NEW YORK (CNNfn) - While Nasdaq volatility toppled two hedge fund leaders and raised questions about the health of the industry, certain hedge funds have actually been thriving during the market's drastic swings.|
Hedge funds that short-sell stocks or time the market have in some cases delivered double-digit returns in April -- even as Julian Robertson and George Soros, pillars in the hedge fund community, decided to shut down or cut back on risky strategies.
Many industry hedge fund indexes expect to report their monthly numbers next week. But in advance of those figures, analysts say hedge fund short sellers were some of the top performers last month thanks to the market's roller coaster ride that took the Nasdaq down more than 25 percent in mid-April.
"We were, so to speak, dancing in the aisles," said Brian Rogers of Short Alpha Bear Management, a short selling hedge fund in New York City. "The volatility provides us opportunity. When things get more out of whack, we can profit from it."
Hedge funds, which are unregulated pools of money, use riskier strategies than mutual funds -- such as derivatives and short selling -- to boost returns. By leveraging their investments, hedge funds can boast substantial returns.
Hedge funds require substantial minimum investments that can range from $250,000 to $1 million. Typical shareholders are foundations, pension funds, university endowments and wealthy investors. Short Alpha Bear Management, for example, which manages about $15 million in hedge fund assets, markets itself only to institutions with a minimum investment of $1 million.
Short is sweet
While some strategies such as Soros' macro-style Quantum Fund and Robertson's value-oriented fleet of funds are not faring well, short sellers who bet that a stock price will fall were able to capitalize on market gyrations.
"If short sellers didn't make money (in April), then I don't know what they were doing," said Meredith Jones, director of research at Van Hedge Fund Advisors International Inc. in Nashville, Tenn.
Rogers, portfolio manager of the Short Alpha Bear Fund, reported a 36.93 percent return for April. His portfolio consists mostly of large-cap stocks, but the key to his recent success is buying "distressed" stocks - - companies that fall short of earnings expectations, report cash flow problems or other negative news.
"We go in after the news, after a catalyst has been announced," said Rogers who declined to name any of the fund's holdings. He borrows a stock, hopes that it will fall, and buys it later at a cheaper price to make a profit on the difference. Year to date, the fund is up 72.06 percent, according to Hedgefund.net.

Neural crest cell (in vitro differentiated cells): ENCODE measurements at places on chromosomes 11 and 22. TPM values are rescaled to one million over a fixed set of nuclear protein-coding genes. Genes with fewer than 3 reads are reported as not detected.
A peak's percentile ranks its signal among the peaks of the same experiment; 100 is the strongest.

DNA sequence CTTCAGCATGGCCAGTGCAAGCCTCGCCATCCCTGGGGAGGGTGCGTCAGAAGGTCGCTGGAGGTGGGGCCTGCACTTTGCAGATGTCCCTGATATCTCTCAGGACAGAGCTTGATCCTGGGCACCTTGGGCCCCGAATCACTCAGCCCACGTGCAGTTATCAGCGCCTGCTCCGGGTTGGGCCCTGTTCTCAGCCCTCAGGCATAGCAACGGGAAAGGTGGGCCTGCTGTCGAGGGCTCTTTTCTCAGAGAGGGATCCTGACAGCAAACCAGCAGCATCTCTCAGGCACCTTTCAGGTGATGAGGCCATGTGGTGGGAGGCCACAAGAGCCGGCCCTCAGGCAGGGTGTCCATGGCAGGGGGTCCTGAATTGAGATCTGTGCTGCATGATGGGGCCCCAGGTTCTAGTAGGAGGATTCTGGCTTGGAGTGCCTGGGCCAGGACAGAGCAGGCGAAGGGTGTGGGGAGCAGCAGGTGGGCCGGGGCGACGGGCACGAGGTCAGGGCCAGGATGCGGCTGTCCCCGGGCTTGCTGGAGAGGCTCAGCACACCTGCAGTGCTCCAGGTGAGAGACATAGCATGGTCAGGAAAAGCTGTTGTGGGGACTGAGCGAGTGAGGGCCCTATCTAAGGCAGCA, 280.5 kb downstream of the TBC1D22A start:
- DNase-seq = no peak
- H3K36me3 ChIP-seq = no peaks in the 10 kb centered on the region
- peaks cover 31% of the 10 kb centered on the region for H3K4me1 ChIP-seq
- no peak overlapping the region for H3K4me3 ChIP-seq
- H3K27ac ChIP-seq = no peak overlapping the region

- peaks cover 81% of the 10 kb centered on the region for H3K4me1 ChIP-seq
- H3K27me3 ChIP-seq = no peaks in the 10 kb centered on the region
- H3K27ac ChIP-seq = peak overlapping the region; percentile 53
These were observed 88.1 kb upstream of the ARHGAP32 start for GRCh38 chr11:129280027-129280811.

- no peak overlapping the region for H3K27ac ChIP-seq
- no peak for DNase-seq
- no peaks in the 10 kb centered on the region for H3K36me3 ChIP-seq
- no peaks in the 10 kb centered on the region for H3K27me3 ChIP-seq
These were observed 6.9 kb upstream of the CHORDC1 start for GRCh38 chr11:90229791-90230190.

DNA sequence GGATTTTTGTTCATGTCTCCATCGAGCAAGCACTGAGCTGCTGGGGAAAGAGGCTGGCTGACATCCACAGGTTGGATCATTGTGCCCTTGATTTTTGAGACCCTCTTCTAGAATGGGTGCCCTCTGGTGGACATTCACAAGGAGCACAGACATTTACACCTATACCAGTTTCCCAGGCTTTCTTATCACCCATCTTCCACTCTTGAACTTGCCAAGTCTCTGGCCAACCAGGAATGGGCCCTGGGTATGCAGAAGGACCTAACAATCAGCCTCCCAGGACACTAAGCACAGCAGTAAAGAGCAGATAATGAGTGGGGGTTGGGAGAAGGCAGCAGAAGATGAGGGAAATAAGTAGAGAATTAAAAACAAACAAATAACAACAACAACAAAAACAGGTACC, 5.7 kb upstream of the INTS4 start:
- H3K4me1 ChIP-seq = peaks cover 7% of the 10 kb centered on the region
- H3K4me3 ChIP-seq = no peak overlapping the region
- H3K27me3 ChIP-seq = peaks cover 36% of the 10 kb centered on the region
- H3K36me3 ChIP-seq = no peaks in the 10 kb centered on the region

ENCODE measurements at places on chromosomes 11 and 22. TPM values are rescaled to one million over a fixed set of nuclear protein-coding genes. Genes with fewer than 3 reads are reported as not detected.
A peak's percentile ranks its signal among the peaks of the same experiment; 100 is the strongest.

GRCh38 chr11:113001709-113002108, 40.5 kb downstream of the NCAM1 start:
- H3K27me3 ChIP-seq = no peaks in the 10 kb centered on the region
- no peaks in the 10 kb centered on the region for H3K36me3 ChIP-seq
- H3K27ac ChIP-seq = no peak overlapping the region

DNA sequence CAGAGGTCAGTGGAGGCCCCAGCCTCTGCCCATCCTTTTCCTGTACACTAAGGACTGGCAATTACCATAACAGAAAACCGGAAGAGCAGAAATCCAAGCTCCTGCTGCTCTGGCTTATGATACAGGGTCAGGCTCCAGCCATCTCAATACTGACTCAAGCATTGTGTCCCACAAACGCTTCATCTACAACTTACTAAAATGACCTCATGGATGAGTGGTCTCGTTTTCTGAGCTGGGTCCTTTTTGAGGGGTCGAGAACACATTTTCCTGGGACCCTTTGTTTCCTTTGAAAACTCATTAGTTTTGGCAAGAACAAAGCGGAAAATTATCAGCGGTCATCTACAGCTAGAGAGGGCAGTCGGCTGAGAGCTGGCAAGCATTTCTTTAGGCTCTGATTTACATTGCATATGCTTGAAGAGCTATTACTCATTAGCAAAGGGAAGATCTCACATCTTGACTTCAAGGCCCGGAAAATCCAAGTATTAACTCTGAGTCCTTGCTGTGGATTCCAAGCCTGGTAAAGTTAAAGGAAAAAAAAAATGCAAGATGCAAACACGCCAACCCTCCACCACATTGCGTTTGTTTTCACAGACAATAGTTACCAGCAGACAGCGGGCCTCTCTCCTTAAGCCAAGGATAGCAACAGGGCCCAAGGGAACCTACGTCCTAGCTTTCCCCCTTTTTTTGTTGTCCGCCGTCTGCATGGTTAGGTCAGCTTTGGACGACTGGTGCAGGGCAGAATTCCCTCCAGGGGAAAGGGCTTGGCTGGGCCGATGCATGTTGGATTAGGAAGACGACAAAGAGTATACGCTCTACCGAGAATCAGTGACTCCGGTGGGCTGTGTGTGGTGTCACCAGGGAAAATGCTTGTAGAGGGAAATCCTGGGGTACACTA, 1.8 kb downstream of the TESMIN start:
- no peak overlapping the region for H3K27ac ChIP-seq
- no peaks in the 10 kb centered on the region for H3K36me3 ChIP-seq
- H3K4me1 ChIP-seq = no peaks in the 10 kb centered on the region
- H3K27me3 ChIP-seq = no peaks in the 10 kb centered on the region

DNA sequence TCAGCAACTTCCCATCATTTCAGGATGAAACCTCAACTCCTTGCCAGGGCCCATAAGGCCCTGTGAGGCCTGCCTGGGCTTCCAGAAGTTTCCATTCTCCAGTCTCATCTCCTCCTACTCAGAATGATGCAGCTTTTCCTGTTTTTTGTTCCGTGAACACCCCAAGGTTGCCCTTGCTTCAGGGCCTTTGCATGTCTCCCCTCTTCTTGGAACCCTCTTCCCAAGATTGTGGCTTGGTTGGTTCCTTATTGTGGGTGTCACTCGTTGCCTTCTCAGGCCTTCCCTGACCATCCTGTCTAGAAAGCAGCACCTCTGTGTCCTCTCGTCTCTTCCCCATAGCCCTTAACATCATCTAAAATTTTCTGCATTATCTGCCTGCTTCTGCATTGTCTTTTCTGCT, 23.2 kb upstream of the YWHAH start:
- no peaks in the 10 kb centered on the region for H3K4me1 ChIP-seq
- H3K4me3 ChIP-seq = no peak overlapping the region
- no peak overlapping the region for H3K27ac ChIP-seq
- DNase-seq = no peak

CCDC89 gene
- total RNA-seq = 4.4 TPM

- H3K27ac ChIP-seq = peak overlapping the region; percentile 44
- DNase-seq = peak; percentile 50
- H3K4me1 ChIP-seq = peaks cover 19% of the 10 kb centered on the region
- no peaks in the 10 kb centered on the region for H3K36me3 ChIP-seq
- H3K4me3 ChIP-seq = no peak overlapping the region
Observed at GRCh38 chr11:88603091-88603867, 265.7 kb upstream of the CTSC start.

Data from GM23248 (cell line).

Bets to go down
While Short Alpha Bear is riding the wave of volatility now, it had a tough go of it in 1999 as the Nasdaq was up 86 percent for the year. In fact, short selling hedge funds in general were down 23.7 percent in 1999, according to Van Hedge Fund Advisors Index.
But Rogers, who started the fund in July 1999, thinks his short-selling strategy is well poised with the market, which he expects to go down.
"We've seen basically a 20-year bull market which is the longest this country has seen," he said. "Usually a bull market lasts 15 to 18 years, so I think we're due for sideways to downward action."
Market volatility also played into the hands of Michael Sapourn, who manages about $85 million in hedge fund assets in Bethesda, Md.
Sapourn, a market timer who tries to take advantage of daily market movements, is either fully invested in securities when the market is up, or in cash, such as money market funds, when the market is moving down.
"Market timers did well because they avoid a lot of the downdrafts of the market," he said. Sapourn said his two domestic hedge funds returned up to 2.5 percent for April. "We're 100 percent invested in money market funds in big down days based on our signals," he said.
On Wednesday, for example, as investors were dumping technology stocks sending the Nasdaq down, Sapourn said his market-timing model gave him the red flag to stay out of the market.
Hedge fund pillars take a dive
While hedge funds can deliver big returns, the losses can be just as striking, like in the case of Soros' flagship Quantum Fund, which has plunged 22 percent this year.
Last week, Soros Fund Management, the world's largest hedge fund, announced a revamping of the Quantum Fund amid steep losses in technology stocks and the departure of two top managers.
Soros' news came on the heels of Wall Street veteran Julian Robertson's announcement that he was liquidating his funds and closing the doors on Tiger Management. Robertson's bets on value stocks backfired as investors turned their attention to high-octane technology shares.
Some in the industry say the downfall of these prominent hedge fund participants shows how difficult it is for managers to navigate market waters while running huge funds. Soros manages around $12 billion in hedge fund assets.
"Rather than be some sort of revolution, it's more of an evolution for the hedge fund industry, which is increasingly being taken over by the new guard," said Barry Colvin, director of research at Tremont Advisors in Rye, N.Y.
"It's just a tough, tough market to make money in," said Michael Ocrant, editor of MAR-Hedge newsletter. "You almost have to be a sage to come out on top in a market like that. It's sort of like everybody is treated equally bad."
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